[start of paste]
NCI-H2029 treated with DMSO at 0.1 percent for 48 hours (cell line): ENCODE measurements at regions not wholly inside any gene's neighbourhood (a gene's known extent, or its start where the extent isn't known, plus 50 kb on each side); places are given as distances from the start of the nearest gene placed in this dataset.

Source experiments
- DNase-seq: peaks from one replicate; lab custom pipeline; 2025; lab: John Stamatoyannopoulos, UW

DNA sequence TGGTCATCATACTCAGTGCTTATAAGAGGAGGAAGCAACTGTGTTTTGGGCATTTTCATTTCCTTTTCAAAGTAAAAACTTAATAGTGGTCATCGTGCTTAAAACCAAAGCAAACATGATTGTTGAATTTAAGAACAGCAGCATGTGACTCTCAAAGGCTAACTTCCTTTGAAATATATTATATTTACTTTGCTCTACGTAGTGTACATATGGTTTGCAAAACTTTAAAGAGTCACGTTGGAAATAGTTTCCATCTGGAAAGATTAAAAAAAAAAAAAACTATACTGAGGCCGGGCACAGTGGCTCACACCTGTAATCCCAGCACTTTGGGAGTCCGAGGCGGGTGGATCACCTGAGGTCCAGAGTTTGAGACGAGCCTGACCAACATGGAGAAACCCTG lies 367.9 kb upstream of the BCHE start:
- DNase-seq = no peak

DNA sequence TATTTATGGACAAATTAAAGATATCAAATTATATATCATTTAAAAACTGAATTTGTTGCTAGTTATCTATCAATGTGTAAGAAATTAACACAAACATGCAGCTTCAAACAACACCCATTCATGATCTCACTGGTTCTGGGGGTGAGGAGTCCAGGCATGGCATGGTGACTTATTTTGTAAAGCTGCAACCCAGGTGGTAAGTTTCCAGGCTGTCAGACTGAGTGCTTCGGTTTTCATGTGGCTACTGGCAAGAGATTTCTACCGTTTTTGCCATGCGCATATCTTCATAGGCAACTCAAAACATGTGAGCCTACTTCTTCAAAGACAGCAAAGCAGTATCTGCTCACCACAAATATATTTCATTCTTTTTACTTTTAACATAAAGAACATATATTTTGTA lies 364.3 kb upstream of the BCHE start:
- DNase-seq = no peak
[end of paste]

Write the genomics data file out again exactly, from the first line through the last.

NCI-H2029 treated with DMSO at 0.1 percent for 48 hours (cell line): ENCODE measurements at regions not wholly inside any gene's neighbourhood (a gene's known extent, or its start where the extent isn't known, plus 50 kb on each side); places are given as distances from the start of the nearest gene placed in this dataset.

Source experiments
- DNase-seq: peaks from one replicate; lab custom pipeline; 2025; lab: John Stamatoyannopoulos, UW

DNA sequence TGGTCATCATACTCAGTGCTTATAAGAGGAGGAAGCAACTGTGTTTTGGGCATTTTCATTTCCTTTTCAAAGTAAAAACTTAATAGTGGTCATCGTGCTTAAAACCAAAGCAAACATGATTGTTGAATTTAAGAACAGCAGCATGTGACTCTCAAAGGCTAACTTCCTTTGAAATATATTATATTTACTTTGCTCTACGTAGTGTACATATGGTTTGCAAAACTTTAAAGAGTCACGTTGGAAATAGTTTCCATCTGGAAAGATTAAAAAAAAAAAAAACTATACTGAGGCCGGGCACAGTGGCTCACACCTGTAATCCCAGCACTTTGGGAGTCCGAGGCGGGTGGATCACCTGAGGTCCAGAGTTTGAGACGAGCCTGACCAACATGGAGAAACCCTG lies 367.9 kb upstream of the BCHE start:
- DNase-seq = no peak

DNA sequence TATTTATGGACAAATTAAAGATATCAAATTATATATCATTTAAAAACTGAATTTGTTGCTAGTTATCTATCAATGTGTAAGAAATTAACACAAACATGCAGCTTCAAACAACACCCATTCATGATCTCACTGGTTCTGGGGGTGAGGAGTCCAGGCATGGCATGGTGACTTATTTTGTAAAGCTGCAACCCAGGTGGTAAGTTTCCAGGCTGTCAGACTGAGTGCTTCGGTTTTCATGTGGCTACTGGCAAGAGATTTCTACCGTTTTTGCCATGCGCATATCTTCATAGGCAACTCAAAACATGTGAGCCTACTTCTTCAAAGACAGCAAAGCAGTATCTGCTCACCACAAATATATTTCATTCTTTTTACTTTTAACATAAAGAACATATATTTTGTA lies 364.3 kb upstream of the BCHE start:
- DNase-seq = no peak